Monday, June 18 , 2018, 11:01 am | Fair 63º


Local News

Lompoc Council Candidates Wrangle Over City Leadership, Utility Rate Hikes

Seven challengers and one incumbent spar over direction of city, spotlighting swap meet, Brown Act and code enforcement

Lompoc voters will be selecting from among eight City Council candidates vying for two four-year terms on the Nov. 4 ballot.

The eight candidates came together Thursday night at City Hall for a two-hour forum sponsored by the Lompoc Valley Chamber of Commerce. About 35 people listened to their views while more watched on Lompoc Community Television.

Councilman Dirk Starbuck is seeking re-election amid a field of six men and one woman. Councilwoman Ashley Costa chose not to run for a second term.

With several barbs lobbed his way, Starbuck and the seven challengers talked about whether Lompoc has a leadership crisis, too many parks and an insufficient — or overeager — code enforcement program.

The current City Council has been criticized for its handling of several matters, including utility rate hikes, compliance with the Ralph M. Brown Act guaranteeing open meetings, the city’s swap meet and more.

Retiree David Grill said the city “very definitely” has a crisis in leadership, and noted council members must make tough decisions.

“It’s not all smiles and pats on the back,” he said, adding the council’s meetings routinely stretching until midnight or later are “odious.”

Instead, he said the council should meet weekly and require a super-majority vote to extend the discussions beyond 9 p.m.

Robert Cuthbert, a writer and retail worker, also was critical of the late-night meetings.

“The people of this community should be part of the decision-making process,” said Cuthbert, who spent 24 years working in factories and construction. “They should feel that government is accessible because it becomes accessible ... Open government — that’s what the city needs.”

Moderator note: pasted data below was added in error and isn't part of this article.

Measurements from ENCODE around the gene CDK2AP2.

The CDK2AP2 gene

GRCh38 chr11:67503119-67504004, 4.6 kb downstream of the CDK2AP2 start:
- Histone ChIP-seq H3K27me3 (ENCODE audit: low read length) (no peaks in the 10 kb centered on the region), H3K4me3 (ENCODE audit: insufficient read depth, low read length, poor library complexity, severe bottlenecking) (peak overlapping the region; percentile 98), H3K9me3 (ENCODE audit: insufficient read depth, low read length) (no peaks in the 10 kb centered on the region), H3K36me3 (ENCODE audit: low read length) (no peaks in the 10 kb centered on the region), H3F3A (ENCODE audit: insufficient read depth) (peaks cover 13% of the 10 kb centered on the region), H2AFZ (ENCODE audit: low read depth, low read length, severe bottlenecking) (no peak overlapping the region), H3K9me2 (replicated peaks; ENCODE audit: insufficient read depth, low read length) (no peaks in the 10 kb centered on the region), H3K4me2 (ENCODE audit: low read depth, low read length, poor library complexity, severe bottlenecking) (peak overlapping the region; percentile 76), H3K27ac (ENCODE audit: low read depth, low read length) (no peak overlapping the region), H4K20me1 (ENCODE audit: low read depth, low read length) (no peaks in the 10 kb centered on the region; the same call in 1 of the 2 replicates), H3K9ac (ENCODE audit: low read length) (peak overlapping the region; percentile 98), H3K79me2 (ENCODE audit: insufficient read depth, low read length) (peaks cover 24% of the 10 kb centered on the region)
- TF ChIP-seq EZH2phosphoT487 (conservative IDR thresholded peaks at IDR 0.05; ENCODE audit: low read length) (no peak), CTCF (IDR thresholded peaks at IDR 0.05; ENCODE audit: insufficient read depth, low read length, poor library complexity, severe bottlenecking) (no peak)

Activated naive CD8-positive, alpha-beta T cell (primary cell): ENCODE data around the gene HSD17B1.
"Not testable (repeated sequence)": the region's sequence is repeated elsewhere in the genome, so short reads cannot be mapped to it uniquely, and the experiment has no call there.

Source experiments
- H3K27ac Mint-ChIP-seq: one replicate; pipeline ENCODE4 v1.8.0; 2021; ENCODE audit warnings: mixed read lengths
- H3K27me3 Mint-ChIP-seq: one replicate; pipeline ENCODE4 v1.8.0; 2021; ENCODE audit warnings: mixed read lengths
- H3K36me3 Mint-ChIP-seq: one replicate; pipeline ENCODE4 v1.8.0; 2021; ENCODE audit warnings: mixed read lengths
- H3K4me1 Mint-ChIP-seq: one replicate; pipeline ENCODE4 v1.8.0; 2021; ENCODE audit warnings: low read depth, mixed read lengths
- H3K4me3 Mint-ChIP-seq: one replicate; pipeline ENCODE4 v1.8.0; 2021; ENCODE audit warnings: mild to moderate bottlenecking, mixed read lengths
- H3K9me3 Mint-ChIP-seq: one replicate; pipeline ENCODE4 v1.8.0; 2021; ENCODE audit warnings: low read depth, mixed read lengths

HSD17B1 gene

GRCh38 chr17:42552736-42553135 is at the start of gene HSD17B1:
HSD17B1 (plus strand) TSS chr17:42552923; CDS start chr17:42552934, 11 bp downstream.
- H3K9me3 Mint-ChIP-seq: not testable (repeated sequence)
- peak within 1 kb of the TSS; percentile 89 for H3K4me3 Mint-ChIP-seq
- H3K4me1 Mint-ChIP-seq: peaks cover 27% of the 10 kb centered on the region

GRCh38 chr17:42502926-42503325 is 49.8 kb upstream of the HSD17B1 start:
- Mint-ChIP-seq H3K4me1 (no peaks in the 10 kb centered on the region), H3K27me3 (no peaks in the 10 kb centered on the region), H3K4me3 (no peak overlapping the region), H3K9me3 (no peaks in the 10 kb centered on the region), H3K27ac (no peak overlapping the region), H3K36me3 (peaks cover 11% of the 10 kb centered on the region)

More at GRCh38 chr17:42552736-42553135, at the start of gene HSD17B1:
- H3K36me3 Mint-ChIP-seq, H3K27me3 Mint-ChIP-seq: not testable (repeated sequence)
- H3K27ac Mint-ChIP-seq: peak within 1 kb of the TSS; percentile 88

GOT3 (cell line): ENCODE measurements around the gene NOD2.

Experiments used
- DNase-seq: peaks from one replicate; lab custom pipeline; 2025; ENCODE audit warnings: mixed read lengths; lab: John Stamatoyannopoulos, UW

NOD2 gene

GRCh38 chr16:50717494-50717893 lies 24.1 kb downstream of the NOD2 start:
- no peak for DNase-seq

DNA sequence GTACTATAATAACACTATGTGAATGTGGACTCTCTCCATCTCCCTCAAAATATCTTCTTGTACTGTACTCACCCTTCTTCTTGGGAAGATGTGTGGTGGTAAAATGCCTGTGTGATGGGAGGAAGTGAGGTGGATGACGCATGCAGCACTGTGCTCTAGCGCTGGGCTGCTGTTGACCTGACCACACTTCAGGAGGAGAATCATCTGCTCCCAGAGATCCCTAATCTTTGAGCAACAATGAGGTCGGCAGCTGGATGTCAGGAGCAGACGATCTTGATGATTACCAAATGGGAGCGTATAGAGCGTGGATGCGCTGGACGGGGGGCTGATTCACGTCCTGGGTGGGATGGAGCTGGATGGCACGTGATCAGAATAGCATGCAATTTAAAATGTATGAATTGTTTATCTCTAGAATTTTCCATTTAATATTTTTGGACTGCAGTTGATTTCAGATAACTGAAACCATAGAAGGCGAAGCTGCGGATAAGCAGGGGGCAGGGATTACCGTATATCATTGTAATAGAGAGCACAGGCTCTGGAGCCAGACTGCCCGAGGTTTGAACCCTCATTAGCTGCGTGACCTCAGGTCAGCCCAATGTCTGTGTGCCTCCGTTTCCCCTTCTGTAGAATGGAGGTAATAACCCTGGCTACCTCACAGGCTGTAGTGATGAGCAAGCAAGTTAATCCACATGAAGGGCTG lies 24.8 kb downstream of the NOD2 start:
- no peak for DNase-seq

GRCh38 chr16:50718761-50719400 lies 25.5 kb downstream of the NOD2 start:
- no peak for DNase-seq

Starbuck said Brown Act allegations now being investigated by the Santa Barbara County District Attorney’s Office stemmed from one person’s complaint.

“You’ll see when it all comes out, if it ever did come out, there’s nothing,” he said.

Recent utility rate hikes were cited as another example of a lack of leadership.

“This is a ludicrous situation,” Grill said. “The entire current council is surprised as much as anyone else how all of a sudden utility rates just jumped up.

“We have a candidate who says he was duped,” he added, referring to Starbuck.

Starbuck responded that he originally cast the lone opposition vote to the utility rate increases because he wanted to have an efficiency study conducted to determine if the plants could be operated better.

Earlier  this year, water and sewer rate hikes were included in an agenda item on a policy discussion about the city’s reserves funds, with the mention of the increase on the 31st page of the 47-page report handed out the night of the meeting, Starbuck added.

“That’s how it got voted in,” said Starbuck, a small business owner. “That’s where I got duped ... I voted for a reserves policy, not a rate increase. I’d like to really make that clear.”

Frank Campo, a former law enforcement officer and current employment development representative, said part of the city’s leadership vacuum was reversed with the hiring of a new city administrator, adding “the stuff he brings to the city is phenomenal.”

He said he would hold the staff accountable, noting the council sets policy that staff must implement.

The future of the downtown swap meet held on city property on I Street brought differing opinions among the candidates. The council has terminated the swap meet’s contract amid complaints the manager didn’t follow the rules, vendors made too much noise early Saturday mornings and people parked improperly in nearby businesses’ lots.

But swap meet vendors and supporters have fought to save it, to no avail. After granting one extension to allow it to operate another month while searching for a new home, the council declared the final gathering will be Oct. 25.

Darrell Tullis, a government contractor, spoke during council meetings on behalf of the swap meet being allowed to operate somewhere in Lompoc, blaming the protracted problems on the lack of city oversight.

“So if he mismanaged it for 20 years, then it’s the city’s fault for allowing someone to mismanage your property for 20 years,” Tullis said, adding another complaint is that the event is oversized but something the city didn’t handle.